If sowing susceptible crops in higher risk paddocks in 2022, early sowing can help to avoid damage because plants will be established by the time the redlegged earth mites hatch.The burning of stubble prior to sowing is also known to destroy diapause eggs.  

Strategic spraying using TimeRite®

TimeRite® is a tool which uses environmental data – primarily day length – to predict when diapause eggs are likely to be produced in spring. The tool provides a location specific date for when spraying should occur (if necessary). 

Spray times are based on a period within the season when redlegged earth have stopped laying winter eggs and before they start producing their summer diapause eggs.

The date for spring spraying is unique to each property and remains constant from year to year.

A current GRDC project aims to enhance the TimeRite® model, ensuring the continued accuracy of predicted dates in light of changing climatic conditions that may result in shifts in diapause timing and thus control outcomes.  

It is recommended that spraying be carried out within the two-week period before the optimal date. If spraying is carried out two weeks after the optimal date, it is much less effective and mite numbers the following autumn will be much higher. Exact dates are available through the TimeRite® model.

Some examples of the recommended dates are:

  • Birchip VIC – 14 September
  • Horsham VIC – 23 September
  • Bendigo VIC – 28 September
  • Wagga Wagga NSW – 29 September
  • Cootamundra NSW – 14 October
  • Benalla VIC –12 October
  • Hamilton VIC – 15 October

Timerite® is not designed for other pasture and crop pests such as blue oat mites, Bryobia mites and Balaustium mites, or lucerne flea and will not be effective against these species. Correct identification of mites and other pests is a critical first step before considering if Timerite® is appropriate this spring.

While TimeRite® continues to remain an effective strategy in many high-risk situations, it nonetheless relies on broad-spectrum pesticides, which disrupt populations of beneficial insects and cause pesticide resistance issues.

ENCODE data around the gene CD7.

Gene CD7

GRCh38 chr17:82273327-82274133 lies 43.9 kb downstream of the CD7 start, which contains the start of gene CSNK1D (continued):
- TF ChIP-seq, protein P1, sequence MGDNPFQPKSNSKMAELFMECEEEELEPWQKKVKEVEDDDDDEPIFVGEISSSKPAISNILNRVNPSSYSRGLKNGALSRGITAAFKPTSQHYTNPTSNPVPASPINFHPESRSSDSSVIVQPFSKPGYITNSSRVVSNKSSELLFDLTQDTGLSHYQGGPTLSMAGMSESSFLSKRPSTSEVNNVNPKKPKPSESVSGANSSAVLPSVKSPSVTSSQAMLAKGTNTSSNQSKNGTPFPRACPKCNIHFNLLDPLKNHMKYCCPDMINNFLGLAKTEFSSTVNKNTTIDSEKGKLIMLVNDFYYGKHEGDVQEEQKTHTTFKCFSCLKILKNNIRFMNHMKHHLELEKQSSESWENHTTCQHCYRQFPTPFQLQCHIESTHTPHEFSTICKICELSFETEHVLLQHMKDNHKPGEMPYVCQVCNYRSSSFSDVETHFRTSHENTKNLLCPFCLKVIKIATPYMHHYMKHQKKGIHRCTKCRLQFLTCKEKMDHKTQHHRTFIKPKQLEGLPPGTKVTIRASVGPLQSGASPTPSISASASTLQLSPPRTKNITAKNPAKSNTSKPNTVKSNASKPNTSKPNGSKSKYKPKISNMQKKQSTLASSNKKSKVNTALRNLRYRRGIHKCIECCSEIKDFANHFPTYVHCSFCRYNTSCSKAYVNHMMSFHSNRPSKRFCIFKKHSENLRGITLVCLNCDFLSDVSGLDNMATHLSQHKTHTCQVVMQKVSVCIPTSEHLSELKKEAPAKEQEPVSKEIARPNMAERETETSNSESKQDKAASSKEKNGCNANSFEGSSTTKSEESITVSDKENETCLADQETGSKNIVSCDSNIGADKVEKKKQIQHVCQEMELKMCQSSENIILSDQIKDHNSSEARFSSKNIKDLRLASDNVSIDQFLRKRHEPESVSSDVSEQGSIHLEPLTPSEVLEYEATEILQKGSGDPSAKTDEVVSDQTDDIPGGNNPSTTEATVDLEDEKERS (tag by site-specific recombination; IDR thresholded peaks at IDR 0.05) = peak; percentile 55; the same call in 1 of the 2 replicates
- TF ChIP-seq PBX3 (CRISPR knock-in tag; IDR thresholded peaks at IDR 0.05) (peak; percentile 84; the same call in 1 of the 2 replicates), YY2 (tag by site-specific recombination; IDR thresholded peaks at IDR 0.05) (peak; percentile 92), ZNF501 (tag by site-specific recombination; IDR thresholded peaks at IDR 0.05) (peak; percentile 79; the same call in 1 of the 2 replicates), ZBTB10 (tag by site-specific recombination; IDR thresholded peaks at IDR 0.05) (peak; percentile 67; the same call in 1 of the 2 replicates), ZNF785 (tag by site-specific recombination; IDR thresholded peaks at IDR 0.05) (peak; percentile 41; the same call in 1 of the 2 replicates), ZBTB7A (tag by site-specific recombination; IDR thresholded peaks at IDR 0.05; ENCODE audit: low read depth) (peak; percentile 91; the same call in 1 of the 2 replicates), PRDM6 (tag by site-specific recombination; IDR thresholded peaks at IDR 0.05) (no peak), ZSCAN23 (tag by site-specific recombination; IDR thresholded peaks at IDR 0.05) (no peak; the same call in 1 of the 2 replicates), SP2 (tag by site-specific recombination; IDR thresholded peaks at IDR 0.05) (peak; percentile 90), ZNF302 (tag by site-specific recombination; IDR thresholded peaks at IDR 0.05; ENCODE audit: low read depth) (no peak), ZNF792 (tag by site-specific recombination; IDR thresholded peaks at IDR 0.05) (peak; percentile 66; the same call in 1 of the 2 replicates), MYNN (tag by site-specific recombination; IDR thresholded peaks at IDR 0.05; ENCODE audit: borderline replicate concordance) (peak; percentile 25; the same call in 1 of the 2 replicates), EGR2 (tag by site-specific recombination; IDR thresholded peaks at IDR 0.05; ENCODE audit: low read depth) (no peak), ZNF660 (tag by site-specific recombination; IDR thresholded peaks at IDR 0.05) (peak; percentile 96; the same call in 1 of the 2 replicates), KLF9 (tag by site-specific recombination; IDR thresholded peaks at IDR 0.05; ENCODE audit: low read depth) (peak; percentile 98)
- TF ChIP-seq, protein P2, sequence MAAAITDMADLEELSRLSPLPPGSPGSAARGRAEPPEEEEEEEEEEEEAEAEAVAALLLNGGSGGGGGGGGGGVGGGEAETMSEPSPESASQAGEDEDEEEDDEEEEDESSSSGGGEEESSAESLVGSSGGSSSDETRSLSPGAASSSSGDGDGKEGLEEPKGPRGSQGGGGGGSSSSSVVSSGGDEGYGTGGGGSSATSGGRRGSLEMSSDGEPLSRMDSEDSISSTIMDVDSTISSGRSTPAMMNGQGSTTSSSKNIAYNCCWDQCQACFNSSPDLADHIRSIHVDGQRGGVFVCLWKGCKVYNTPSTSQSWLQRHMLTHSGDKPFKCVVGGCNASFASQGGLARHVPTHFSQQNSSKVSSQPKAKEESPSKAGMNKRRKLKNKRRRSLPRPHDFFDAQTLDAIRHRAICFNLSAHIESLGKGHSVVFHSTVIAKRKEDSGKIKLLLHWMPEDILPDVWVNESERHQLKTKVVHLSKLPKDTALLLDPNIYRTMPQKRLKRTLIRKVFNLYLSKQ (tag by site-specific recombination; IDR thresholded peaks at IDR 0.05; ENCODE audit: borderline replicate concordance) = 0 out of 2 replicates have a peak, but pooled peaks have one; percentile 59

Therefore, it’s important to also incorporate non-chemical control options and not to rely on annual, routine spraying. Growers are advised to spray only if they need to. If chemical use is warranted, make sure to rotate pesticides with different modes of action as best as possible.

Growers and advisers can also refer to the Resistance management strategy for the redlegged earth mite in Australian grains and pastures to inform their management practice and reduce the evolution resistance in local mite populations.

Cover image: Illustration by Elia Pirtle

What is Pestfacts south-eastern?

PestFacts south-eastern keeps growers and advisers informed about invertebrate pests and beneficials in broadacre crops and pastures during the winter-cropping season in Victoria and southern New South Wales.


Never miss a beat. Get articles, advice and more straight in your inbox.

Since 2019 PestFacts south-eastern has been running through IPMforGrains: Best Practice Insect Pest Management, a project delivered by the National Pest Information Network (Cesar Australia, DPIRD, QDAF, NSW DPI, and SARDI). This project aims to provide grain growers and advisors with information on invertebrate grain pest occurrence and equip industry with the knowledge needed to implement integrated pest management practices. This initiative is a GRDC investment and includes in-kind contributions from all project partner organisations.

The online PestFacts south-eastern collection also includes a selection of articles published between 2015 – 2018 when the service was run through a previous GRDC investment, The National Pest Information Service.

PestFacts south-eastern is supported by